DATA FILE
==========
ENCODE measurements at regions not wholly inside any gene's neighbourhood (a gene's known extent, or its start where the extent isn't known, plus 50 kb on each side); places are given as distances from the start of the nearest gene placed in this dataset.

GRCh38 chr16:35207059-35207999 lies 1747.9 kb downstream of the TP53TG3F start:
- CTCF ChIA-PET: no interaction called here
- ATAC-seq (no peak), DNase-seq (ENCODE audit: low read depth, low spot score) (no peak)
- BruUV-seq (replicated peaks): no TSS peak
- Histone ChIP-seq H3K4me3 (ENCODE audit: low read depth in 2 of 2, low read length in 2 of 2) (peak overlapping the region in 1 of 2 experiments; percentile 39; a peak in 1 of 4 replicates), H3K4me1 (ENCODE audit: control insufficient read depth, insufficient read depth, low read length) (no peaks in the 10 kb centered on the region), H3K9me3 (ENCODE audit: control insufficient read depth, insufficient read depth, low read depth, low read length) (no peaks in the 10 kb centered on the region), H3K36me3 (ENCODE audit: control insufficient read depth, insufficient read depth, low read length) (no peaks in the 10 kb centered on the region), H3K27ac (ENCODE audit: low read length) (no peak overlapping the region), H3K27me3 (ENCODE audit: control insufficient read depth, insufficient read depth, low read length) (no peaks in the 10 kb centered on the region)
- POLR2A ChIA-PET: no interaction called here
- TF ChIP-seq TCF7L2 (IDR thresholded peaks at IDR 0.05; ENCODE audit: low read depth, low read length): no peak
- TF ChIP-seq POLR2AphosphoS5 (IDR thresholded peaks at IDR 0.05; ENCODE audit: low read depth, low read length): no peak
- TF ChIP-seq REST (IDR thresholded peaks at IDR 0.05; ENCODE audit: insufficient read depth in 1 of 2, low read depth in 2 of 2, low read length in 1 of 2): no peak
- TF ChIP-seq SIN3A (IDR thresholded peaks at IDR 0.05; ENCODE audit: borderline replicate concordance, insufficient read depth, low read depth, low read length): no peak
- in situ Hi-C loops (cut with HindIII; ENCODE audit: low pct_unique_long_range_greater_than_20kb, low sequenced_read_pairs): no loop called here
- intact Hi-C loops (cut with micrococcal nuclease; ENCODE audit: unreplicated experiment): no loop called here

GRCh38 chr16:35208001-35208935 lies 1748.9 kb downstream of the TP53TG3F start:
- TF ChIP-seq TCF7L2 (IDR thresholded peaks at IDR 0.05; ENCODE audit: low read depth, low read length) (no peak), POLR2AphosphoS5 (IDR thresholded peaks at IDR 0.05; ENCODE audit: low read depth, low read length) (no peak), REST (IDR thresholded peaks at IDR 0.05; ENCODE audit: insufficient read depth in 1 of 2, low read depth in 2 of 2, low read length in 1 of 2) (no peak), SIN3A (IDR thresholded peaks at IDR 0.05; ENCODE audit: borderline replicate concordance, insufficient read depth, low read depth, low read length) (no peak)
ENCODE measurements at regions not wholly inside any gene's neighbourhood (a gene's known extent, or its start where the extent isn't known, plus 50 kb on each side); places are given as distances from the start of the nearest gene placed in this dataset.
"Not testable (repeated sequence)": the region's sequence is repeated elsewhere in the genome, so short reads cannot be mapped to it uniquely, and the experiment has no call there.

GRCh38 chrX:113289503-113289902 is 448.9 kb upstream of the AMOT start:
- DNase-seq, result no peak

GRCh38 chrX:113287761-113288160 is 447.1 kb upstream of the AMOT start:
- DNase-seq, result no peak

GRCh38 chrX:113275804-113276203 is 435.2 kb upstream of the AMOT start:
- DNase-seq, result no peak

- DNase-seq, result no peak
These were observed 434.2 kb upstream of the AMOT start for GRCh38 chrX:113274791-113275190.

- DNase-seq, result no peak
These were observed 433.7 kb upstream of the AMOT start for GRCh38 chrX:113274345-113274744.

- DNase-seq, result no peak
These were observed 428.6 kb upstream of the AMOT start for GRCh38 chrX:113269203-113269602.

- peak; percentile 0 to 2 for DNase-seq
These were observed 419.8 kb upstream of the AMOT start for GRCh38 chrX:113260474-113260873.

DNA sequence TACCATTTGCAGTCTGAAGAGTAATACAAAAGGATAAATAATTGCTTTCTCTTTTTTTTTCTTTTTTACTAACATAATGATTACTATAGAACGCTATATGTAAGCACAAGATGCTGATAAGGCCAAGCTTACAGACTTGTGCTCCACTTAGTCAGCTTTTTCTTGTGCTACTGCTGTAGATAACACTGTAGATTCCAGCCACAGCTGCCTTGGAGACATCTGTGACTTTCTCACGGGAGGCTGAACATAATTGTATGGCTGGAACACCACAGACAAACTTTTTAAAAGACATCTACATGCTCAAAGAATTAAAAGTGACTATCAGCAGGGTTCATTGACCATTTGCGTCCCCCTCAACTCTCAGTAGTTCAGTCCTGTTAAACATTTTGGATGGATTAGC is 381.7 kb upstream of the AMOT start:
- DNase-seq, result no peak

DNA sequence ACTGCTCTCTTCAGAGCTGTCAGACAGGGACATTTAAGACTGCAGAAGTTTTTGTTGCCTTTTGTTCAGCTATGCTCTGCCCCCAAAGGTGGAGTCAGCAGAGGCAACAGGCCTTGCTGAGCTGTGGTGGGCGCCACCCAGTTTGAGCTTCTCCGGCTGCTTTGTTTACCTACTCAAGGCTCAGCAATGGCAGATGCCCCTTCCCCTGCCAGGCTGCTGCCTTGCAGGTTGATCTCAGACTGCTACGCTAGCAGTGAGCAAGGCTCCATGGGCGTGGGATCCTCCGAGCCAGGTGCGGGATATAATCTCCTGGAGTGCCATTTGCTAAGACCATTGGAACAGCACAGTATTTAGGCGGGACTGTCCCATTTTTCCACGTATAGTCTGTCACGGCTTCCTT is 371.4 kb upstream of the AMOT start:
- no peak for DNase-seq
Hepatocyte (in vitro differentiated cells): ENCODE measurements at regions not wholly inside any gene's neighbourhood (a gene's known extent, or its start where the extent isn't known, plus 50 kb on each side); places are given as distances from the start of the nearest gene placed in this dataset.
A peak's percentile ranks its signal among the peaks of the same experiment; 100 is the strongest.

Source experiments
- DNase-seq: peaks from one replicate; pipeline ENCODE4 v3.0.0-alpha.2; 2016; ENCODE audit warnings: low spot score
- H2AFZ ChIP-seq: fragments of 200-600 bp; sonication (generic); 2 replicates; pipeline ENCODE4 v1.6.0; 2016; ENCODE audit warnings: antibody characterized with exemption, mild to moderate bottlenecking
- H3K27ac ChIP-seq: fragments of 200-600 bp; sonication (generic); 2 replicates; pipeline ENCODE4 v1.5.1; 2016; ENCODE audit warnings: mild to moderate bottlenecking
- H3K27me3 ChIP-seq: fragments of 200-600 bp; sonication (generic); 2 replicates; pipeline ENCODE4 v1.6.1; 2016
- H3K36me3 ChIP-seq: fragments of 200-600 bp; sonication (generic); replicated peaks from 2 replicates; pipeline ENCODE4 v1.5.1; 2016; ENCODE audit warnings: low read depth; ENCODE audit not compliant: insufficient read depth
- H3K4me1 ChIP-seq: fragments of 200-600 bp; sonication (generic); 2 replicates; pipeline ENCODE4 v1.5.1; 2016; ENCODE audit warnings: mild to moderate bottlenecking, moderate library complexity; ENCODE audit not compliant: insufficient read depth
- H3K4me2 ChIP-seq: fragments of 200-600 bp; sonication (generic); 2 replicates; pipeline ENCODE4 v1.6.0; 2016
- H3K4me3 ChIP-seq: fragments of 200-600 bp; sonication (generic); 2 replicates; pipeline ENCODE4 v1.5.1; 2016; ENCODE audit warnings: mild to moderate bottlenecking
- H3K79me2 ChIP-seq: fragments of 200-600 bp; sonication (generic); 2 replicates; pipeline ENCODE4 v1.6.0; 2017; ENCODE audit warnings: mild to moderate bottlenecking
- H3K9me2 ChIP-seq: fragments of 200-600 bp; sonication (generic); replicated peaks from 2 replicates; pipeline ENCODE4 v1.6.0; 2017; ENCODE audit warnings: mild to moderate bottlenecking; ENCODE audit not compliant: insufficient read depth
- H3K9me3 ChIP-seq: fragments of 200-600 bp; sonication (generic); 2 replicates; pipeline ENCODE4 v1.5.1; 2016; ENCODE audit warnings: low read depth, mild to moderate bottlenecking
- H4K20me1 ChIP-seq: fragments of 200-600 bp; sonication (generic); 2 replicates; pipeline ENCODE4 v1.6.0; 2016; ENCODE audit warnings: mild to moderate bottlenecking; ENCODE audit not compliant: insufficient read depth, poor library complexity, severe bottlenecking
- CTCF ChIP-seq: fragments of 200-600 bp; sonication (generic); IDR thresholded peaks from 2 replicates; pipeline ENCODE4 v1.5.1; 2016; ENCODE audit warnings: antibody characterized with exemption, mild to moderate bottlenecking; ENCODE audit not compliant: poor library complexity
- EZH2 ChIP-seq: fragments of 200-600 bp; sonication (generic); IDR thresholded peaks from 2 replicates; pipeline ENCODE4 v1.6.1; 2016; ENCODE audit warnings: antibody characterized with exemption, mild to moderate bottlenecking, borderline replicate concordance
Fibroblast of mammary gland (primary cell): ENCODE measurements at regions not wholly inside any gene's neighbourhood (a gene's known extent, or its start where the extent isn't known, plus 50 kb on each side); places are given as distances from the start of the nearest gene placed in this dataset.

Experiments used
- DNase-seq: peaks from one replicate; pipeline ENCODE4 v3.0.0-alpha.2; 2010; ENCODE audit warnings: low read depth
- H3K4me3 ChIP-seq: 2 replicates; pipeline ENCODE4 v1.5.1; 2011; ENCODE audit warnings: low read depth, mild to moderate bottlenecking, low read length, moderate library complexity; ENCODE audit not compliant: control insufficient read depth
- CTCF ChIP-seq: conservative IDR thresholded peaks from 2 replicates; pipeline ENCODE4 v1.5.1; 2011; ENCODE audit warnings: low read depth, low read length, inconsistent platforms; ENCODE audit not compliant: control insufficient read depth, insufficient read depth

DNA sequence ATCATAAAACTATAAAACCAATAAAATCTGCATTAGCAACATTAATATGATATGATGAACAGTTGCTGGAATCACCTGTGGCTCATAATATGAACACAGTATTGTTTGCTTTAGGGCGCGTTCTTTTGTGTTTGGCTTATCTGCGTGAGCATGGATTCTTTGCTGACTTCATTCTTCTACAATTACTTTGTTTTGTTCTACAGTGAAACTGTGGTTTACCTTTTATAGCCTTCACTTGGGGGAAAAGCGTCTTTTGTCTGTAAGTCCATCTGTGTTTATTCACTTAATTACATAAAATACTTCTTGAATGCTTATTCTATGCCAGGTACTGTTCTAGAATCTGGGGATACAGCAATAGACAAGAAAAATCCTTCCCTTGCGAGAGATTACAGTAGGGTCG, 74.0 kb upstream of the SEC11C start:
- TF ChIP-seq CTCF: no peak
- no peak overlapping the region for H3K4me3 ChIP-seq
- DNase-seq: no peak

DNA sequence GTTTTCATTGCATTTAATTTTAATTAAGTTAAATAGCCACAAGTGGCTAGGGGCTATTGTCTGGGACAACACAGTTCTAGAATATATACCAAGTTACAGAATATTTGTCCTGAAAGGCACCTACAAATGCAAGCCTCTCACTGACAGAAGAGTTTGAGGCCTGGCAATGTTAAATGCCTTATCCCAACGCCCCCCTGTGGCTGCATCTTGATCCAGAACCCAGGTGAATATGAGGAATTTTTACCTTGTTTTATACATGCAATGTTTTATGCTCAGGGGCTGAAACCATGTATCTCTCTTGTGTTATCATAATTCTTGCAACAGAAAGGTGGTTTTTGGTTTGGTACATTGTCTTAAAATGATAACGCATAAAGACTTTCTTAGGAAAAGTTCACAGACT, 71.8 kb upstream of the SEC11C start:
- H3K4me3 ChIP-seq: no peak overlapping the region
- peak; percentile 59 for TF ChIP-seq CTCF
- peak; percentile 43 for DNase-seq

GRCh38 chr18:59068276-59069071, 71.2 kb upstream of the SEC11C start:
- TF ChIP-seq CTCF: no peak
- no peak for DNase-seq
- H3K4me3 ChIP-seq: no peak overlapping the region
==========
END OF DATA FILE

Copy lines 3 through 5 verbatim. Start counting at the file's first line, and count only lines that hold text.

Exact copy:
- CTCF ChIA-PET: no interaction called here
- ATAC-seq (no peak), DNase-seq (ENCODE audit: low read depth, low spot score) (no peak)
- BruUV-seq (replicated peaks): no TSS peak